UNITED STATES of America, Appellant v. Vernon Earl PARMELEE a/k/a Vernon Earl Parmalee
The United States (the “Government”) appeals the judgment of sentence imposed by the district court upon Vernon Earl Parmelee (“Parmelee”). Parmelee was charged with four counts of possession of child pornography using media that traveled in interstate commerce, in violation of 18 U.S.C. § 2252A(a)(5)(B) (2000).1 A jury convicted Parmelee on all four counts. At the sentencing hearing on August 21, 2000, the district court refused to apply the cross-reference to the child pornography trafficking sentencing guideline, United States Sentencing Guidelines Manual (“U.S.S.G.”) § 2G2.2,2 found in the child pornography possession sentencing guideline, U.S.S.G. § 2G2.4(c)(2), on the ground that application of the cross-reference would violate the then recently issued Apprendi v. New Jersey, 530 U.S. 466, 120 S.Ct. 2348, 147 L.Ed.2d 435 (2000). The court also refused to apply the two-level enhancement pursuant to U.S.S.G. § 2G2.4(b)(2), which applies when the offense involved the possession of “ten or more ․ items, containing a visual depiction involving the sexual exploitation of a minor.” We have jurisdiction over the Government's appeal pursuant to 18 U.S.C. § 3742 and 28 U.S.C. § 1291. For the reasons that follow, we reverse Parmelee's sentence and remand this case to the district court for re-sentencing consistent with this opinion.
On September 16, 1998, a local police officer from the Edison Police Department and an investigator from the New Jersey Division of Youth and Family Services (“DYFS”) interviewed Parmelee's eight-year-old son, William, regarding reported unlawful activities at his home. William told the investigators that he had observed his father download pornographic images involving children, teenagers, and adults onto computers that his father kept in the basement of their home.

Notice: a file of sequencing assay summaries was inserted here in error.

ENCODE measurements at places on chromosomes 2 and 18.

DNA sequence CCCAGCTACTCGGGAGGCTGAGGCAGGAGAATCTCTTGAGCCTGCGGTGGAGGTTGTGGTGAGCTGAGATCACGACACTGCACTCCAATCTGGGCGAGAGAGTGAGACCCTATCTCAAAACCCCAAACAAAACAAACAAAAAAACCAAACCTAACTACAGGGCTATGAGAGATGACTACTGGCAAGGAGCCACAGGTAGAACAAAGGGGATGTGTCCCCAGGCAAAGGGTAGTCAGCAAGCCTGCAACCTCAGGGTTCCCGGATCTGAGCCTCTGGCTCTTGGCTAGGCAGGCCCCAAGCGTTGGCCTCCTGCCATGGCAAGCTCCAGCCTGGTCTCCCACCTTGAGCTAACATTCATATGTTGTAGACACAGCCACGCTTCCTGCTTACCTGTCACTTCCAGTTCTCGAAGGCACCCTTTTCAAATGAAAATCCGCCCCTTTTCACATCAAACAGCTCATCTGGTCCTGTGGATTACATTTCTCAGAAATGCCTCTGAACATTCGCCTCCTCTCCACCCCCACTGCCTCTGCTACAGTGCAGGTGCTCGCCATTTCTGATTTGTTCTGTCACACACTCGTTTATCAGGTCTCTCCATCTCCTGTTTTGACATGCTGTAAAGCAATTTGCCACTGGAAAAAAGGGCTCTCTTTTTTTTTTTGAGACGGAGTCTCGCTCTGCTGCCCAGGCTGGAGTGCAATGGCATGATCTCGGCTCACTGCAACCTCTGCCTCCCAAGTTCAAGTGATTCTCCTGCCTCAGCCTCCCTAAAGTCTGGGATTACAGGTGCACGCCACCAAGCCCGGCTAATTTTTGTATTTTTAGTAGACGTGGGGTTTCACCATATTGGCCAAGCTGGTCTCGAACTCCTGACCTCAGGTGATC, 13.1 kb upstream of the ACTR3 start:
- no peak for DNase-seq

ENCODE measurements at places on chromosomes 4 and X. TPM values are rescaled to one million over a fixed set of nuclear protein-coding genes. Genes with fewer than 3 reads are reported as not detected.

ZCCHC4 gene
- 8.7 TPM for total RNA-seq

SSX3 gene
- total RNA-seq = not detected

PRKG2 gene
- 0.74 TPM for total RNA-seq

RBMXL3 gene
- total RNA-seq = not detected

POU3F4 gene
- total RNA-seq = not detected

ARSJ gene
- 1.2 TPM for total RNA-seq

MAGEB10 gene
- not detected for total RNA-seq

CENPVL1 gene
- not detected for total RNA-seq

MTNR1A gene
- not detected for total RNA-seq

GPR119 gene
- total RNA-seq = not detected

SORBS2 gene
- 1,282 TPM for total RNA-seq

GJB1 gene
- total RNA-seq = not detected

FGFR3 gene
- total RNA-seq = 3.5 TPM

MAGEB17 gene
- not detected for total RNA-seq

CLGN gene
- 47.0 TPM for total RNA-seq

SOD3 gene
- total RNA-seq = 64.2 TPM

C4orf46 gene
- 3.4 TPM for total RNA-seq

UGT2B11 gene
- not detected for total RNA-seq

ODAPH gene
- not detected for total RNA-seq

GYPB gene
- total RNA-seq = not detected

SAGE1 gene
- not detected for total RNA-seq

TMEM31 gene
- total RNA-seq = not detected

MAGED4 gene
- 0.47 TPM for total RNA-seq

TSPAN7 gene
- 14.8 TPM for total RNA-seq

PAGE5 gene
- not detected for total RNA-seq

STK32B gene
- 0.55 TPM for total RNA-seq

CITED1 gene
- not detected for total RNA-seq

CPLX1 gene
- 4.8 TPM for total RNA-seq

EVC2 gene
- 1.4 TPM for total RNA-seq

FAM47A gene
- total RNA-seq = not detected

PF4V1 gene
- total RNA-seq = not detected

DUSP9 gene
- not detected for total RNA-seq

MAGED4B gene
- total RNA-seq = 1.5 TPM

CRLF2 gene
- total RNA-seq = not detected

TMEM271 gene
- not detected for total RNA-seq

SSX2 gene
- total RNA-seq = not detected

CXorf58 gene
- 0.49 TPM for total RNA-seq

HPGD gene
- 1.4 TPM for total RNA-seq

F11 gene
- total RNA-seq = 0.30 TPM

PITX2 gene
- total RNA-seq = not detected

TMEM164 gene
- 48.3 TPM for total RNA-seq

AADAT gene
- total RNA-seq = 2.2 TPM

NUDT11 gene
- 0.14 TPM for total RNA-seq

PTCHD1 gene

Later that day, Edison police officers and FBI agents obtained a search warrant and searched Parmelee's home. During the search, the authorities went to the basement where Parmelee's computers were located. Parmelee admitted that the computers in the basement were his. Investigators seized evidence, including four recordable compact discs (“CD-Rs”).
Recorded on each of the CD-Rs seized by investigators were numerous photographs depicting minor children engaged in sexually explicit conduct.3 A subsequent search of Parmelee's residence uncovered, among other materials, another CD-R labeled “Personal Files,” which contained various documents reflecting purported “contracts” and “agreements” to the effect that Parmelee's wife, Clara, was Parmelee's slave.